Have you been busy trimming the hedges and planting beautiful flowers in your off-time? If you’ve been running a successful part-time landscaping business, and you’d like to quit the 9-5 grind, then taking your landscaping work to a higher level is the next step.
Landscaping is a great business to get into, as long as you can commit to putting in the work that it takes to run a large-scale enterprise. But, if you’ve been at this for a while, then you already know that it takes perseverance to land jobs, promote yourself, and build relationships in the community.
If you’re ready to take the next step and shake off the weekly work grind, where you don’t have to worry about clocking in and working for “the man,” maybe it’s time for you to step your game up.
The following tutorial will assist you in turning your part-time landscaping business into a profitable full-time business.
Upgrading Your Equipment
If you’ve been doing some basic, part-time landscaping work on the weekends then you probably already have an assortment of tools that you rely on to get these smaller jobs done. But, if you want to get the big jobs, you’re going to need to score some bigger equipment.
Depending on the nature of the work, most bigger jobs will require the transportation of hefty loads of material and machinery. For this, you’ll need a quality work truck capable of transporting trailers and heavier loads.
Since you’re just beginning your expansion, instead of breaking the bank and buying a brand new heavy-duty work truck, you can rent a ½ ton work truck. This cuts the cost in half, and you’ll only need to pay for the rental per your contract agreement when you take on bigger jobs.
In addition, you can also choose to add a magnetic or vinyl logo to the side of the truck. This is great for advertising purposes, and it gives you that professional look that your clients and passers-by will surely notice.
Finding the Big Jobs
While going around from house to house and offering your services is one way to get a bit of business flowing in, you’ll need to think bigger. You’ll also need to think a bit outside the box.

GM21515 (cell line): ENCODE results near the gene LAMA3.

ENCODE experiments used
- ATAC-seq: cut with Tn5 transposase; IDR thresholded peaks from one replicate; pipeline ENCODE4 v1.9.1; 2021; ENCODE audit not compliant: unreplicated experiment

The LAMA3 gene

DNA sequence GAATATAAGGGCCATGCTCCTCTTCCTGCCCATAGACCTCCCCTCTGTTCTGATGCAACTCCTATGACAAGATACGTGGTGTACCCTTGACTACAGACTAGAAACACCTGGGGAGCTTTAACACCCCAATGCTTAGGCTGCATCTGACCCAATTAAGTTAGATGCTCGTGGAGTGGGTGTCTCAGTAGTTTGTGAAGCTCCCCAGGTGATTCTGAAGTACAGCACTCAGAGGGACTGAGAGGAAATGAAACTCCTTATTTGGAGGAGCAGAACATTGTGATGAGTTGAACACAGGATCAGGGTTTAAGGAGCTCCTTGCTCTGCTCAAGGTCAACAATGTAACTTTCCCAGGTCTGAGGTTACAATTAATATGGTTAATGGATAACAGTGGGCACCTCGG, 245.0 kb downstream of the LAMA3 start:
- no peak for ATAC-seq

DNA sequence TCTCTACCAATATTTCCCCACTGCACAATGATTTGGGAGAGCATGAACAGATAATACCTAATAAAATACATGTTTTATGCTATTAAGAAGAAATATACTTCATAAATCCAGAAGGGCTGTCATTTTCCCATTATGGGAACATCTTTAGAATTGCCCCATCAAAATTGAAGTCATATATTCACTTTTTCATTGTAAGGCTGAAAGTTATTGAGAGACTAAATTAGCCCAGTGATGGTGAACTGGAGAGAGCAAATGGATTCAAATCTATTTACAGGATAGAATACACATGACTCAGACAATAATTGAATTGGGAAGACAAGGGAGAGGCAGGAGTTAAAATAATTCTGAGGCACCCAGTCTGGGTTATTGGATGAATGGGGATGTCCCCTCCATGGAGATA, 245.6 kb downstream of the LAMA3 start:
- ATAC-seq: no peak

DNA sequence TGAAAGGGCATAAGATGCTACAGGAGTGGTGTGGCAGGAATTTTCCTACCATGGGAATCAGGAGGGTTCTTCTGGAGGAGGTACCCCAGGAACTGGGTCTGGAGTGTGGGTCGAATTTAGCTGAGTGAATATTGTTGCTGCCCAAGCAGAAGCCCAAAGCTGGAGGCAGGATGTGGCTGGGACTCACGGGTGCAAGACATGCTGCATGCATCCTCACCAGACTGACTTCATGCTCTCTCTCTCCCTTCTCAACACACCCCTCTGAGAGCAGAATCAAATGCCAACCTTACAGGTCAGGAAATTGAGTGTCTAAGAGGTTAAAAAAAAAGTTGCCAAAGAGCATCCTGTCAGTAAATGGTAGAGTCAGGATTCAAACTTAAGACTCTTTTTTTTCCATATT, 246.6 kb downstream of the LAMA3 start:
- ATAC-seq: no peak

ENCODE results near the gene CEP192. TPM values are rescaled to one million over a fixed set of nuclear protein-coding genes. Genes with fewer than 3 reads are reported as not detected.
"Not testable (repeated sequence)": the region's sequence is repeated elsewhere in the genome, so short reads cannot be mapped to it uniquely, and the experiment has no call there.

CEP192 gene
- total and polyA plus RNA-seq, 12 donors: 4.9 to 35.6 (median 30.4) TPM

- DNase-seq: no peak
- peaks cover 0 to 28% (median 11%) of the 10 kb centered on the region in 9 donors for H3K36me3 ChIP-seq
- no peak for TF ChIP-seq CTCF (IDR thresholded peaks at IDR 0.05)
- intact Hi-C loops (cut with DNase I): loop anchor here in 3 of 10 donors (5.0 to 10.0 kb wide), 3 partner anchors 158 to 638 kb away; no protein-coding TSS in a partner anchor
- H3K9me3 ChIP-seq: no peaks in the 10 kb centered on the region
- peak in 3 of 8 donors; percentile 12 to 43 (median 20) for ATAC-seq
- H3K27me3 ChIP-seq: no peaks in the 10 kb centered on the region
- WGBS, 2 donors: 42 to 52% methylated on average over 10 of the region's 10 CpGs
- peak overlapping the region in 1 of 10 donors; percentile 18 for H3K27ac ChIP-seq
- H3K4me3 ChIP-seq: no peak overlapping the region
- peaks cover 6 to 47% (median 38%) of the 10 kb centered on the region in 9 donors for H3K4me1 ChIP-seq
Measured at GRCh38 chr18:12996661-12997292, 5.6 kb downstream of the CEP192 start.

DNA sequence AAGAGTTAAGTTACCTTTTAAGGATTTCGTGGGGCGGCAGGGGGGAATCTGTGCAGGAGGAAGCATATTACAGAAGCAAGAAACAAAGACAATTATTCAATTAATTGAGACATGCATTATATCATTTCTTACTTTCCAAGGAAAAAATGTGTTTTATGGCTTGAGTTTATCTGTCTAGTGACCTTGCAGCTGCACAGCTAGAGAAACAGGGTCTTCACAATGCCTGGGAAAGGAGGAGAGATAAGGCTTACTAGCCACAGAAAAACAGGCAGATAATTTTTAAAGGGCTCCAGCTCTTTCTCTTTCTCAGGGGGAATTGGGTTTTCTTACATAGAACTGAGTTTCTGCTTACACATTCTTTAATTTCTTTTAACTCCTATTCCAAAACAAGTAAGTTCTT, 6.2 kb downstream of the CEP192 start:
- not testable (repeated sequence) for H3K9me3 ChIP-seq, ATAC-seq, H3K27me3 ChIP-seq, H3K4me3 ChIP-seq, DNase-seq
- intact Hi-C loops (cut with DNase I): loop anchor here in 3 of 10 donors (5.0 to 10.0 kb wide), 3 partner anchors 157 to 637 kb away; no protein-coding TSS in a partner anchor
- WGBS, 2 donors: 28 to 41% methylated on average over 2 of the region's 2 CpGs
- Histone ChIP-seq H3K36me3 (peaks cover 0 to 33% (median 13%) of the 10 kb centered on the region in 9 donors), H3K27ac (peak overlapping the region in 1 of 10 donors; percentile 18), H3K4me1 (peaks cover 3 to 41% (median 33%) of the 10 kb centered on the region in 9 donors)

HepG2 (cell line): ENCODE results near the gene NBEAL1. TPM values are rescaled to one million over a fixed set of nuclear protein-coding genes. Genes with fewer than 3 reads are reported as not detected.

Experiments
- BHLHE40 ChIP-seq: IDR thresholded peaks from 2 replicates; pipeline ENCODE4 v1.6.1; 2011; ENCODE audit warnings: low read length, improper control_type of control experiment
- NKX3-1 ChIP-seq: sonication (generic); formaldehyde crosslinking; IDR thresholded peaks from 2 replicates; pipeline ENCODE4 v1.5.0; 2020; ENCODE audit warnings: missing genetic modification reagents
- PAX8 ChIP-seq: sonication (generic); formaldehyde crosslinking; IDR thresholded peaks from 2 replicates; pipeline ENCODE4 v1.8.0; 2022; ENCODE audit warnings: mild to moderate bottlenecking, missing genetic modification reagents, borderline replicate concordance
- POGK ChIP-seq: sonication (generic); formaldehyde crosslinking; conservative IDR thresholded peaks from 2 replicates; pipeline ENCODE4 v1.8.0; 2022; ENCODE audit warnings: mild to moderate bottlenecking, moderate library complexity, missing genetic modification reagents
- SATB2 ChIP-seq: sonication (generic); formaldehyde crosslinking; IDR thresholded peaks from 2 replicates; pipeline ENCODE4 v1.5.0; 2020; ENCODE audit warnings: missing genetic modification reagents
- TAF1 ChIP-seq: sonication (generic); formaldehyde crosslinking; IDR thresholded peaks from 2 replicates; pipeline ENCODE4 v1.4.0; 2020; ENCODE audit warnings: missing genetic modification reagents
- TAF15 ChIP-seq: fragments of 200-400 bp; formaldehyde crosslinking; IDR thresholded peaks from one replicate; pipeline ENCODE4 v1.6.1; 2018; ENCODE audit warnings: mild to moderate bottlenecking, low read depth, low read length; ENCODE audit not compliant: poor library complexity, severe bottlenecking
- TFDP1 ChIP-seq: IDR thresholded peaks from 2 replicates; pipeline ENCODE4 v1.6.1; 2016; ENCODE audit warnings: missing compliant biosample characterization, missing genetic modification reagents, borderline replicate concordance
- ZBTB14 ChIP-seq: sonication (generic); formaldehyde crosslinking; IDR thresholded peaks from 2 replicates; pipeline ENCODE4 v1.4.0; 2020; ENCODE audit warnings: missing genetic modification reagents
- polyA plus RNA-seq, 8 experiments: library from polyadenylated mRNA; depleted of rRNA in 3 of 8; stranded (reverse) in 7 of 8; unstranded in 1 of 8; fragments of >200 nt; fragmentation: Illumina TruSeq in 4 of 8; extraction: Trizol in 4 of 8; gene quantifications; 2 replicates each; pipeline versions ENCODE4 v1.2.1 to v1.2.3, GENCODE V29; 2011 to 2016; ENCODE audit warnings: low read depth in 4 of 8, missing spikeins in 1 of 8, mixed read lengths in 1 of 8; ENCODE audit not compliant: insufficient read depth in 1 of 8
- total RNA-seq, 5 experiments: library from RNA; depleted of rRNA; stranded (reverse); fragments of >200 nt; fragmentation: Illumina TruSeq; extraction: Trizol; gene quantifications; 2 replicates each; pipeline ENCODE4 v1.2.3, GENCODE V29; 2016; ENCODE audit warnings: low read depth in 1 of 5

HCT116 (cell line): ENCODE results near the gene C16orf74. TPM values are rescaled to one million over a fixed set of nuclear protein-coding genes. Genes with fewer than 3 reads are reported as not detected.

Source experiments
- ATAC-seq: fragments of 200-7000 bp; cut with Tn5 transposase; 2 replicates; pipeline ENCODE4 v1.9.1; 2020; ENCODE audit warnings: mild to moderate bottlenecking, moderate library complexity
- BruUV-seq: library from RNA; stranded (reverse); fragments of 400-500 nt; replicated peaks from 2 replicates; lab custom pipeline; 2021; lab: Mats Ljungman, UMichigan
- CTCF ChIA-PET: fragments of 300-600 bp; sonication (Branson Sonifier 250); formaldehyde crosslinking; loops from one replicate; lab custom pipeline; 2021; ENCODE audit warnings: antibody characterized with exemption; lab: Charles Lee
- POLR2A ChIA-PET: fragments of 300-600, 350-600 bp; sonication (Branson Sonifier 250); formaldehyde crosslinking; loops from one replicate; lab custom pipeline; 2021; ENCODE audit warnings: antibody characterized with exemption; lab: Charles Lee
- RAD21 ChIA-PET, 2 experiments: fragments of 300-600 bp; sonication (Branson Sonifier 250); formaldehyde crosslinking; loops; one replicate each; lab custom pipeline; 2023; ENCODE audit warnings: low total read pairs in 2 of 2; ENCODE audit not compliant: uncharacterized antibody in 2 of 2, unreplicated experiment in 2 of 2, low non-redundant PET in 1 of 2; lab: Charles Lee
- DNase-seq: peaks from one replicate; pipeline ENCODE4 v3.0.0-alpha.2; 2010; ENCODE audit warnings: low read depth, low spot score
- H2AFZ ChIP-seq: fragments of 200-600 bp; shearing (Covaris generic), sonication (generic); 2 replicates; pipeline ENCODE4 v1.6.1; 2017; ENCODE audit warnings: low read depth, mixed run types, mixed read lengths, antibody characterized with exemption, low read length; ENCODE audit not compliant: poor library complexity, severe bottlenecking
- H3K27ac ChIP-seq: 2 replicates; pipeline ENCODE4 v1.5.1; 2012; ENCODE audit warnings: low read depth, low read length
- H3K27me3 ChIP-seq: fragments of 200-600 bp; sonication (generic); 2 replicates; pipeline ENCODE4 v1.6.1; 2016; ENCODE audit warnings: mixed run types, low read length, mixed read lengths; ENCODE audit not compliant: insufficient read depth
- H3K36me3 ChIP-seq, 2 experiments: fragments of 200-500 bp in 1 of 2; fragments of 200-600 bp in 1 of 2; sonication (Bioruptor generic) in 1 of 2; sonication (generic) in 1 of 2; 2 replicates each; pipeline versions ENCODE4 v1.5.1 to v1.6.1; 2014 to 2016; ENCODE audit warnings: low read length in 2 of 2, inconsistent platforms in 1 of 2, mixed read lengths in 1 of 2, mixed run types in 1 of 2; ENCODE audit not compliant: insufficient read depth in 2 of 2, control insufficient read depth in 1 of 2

Larger jobs are going to entail working on larger properties. These are places such as apartment complexes, commercial spaces, college or public school campuses, graveyards and large property spreads, even farmhouses and vacation homes.
While you’re in your waxed and polished professional work truck, complete with your logo and all the trimmings, you’ll want to present yourself to the property owners and landlords in the most professional way possible.
Approach all property and business owners with your portfolio and show them your best work. Since you’re just starting out, you might also consider offering a reduced rate if the property owners already have a landscaping service. You might look at this as undercutting the competition, but while you’re trying to establish yourself, this could be a lucrative strategy.
Besides, you can always raise your prices later on as business builds up.
Tying It All Together
While success in any business won’t happen overnight, every action you take toward taking your business from part-time to full-time will be a stone along the path to reaching your goals.
A landscaping business, like all businesses, not only requires proper tools and professionalism, it will require putting yourself out there and marketing yourself. You’re going to find that your attitude and personality are going to be your biggest assets when attempting to land big clients.
Now that you have a few ideas on how to get your business off the ground, it’s time to tie all the elements together with some good, old-fashioned legwork. Stack your portfolio with the best images of your work, and build a “dream list” of clients that you’d like to work with. Target your efforts, and watch the cash start rolling in.
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